In the chapter on Matthew Hensons’s travel account A Negro Explorer at the North Pole (1912), Totten focuses on yet another narrative strategy for voicing cultural critique: He points out how Hensons’s expedition travelogue incorporates genre traits both of the slave narrative and also the European exploration narrative. This creates a tension that Totten interprets as the author pushing against narrative constraints and an assertion of his identity as an autonomous traveling subject. As Totten concludes, Hensons’s text challenges preconceived notions about the positions of black and white travelers and questions the limitations of the social and racial restrictions for African Americans during Jim Crow.

 

By uncovering the writers’ different agendas that inspired their itineraries and analyzing how these experiences informed their writing, Totten’s innovative work casts new light on late 19th and early 20th century travel texts in which black mobility and identity are negotiated, while the prevailing ideologies that represent African American travelers are called into question. Totten shows how travel texts served as expressions of mobile black identities and asserted the travelers’ autonomy in a time when African Americans stood on the margins of citizenship. Totten’s work is certainly a valuable addition to research on African American travel writing, a genre that has attracted increasing critical attention in recent decades. His insightful observations, the book’s concise structure, and the clear and straightforward writing style make African American Travel Narratives from Abroad a worthwhile read for both experts and newcomers to this literary field.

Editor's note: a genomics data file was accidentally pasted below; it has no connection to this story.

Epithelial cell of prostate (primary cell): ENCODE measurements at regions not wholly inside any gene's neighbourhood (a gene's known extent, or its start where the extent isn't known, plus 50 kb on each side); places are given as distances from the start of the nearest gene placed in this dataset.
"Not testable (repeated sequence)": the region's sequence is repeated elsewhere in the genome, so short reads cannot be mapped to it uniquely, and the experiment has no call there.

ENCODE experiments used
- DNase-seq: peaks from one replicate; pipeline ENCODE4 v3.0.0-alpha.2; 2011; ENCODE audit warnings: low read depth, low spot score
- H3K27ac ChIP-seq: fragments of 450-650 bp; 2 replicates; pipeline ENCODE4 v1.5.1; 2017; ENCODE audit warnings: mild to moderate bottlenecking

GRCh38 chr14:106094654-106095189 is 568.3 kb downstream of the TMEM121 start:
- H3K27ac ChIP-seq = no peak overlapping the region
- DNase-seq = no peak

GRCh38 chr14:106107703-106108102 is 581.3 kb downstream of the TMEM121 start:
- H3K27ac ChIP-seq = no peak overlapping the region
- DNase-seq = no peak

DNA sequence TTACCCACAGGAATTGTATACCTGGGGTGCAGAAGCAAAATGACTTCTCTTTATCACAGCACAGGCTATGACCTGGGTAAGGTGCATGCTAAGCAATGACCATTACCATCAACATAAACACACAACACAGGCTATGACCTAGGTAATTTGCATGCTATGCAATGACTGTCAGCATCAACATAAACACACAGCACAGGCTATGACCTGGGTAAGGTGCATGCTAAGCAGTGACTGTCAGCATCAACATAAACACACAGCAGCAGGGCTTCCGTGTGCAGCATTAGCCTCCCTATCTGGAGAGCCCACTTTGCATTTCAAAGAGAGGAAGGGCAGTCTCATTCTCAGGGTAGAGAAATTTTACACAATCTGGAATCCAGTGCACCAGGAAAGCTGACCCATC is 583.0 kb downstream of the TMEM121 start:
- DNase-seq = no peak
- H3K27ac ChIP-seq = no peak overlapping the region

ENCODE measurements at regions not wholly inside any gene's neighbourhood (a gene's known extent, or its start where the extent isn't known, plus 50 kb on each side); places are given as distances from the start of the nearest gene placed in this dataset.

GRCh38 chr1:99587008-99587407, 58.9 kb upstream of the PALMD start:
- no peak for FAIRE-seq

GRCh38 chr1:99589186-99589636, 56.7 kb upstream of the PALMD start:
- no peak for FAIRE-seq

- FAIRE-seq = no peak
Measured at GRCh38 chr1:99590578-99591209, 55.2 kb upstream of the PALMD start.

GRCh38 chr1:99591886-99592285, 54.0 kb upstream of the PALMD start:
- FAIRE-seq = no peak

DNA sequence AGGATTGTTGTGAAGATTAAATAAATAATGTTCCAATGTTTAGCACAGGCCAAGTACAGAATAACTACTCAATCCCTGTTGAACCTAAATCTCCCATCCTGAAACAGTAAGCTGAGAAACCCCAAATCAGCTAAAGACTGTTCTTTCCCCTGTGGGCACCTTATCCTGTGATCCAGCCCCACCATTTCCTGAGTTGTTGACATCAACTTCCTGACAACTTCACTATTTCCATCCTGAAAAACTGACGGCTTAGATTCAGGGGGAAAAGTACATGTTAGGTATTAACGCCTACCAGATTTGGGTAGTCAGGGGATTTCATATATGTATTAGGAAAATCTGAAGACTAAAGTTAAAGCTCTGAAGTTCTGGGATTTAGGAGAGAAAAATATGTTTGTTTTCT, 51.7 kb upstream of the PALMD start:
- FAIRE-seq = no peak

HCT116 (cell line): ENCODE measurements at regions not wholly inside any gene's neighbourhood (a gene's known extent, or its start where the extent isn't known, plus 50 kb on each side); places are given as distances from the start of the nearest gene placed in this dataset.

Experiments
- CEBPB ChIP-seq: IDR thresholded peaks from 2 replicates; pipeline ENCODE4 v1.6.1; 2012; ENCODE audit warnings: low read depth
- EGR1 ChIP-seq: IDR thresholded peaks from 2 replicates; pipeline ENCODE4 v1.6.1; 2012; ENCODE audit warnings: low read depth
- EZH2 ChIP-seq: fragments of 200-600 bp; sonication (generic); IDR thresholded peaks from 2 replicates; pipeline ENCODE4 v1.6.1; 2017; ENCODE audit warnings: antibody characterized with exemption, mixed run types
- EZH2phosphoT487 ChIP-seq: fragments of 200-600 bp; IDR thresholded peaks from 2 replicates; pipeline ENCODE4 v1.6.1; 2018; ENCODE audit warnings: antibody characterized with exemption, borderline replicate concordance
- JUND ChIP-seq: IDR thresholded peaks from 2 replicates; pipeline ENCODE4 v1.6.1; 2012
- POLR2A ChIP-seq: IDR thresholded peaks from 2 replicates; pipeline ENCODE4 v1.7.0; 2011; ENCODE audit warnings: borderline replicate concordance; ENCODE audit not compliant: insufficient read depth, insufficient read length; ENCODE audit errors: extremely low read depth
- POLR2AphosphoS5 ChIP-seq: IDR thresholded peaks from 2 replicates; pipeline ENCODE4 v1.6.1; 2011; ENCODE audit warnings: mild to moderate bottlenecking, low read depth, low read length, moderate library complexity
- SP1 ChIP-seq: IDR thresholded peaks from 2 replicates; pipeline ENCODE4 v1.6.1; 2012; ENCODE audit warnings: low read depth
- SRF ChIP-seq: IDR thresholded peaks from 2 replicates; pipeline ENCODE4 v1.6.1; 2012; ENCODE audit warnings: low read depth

Totten, Gary: African American Travel Narratives from Abroad. Mobility and Cultural Work in the Age of Jim Crow. Amherst: University of Massachusetts Press, 2015. 186 Seiten, broschiert, 59,60 Euro. ISBN: 978-1-62534-160-0.





Table of Contents

 

Acknowledgments … ix

Introduction … 1

1. Embodying Segregation

Ida B. Wells on the Antilynching Circuit … 16

2. Southernizing Travel in the Black Atlantic

Booker T. Washington’s The Man Farthest Down … 33

3. “To Return and Tell the Tale of the Doing”

Matthew Henson and the African American Explorer’s Identity … 51

4. Cultural Work, Disorderly Mobility, and the Mundane Realities of Travel

Jessie Redmon Fauset and The Crisis … 76

5. Bodies of Knowledge

Cultural Authority and Black Female Mobility in Zora Neale Hurston’s Tell My Horse … 109

 

Epilogue … 133

Notes … 137

Index … 163

 

 

 

 

Narrative des Reisens und des Widerstands: Afro-Amerikanischen Reiseberichte in der Jim Crow Ära

Gary Tottens African American Travel Narratives from Abroad. Mobility and Cultural Work in the Age of Jim Crow widmet sich den Reisetexten Afro-Amerikanischer Autor_innen, die in der Zeit zwischen dem Ende des 19. und dem Anfang des 20. Jahrhunderts entstanden – einer Zeit der Segregation und Unterdrückung in den USA. Er zeigt auf, wie die Autor_innen mobile Identitäten narrativ konstituieren und Widerstand gegen das System der Rassendiskriminierung zum Ausdruck bringen.

 

 



© bei der Autorin und bei KULT_online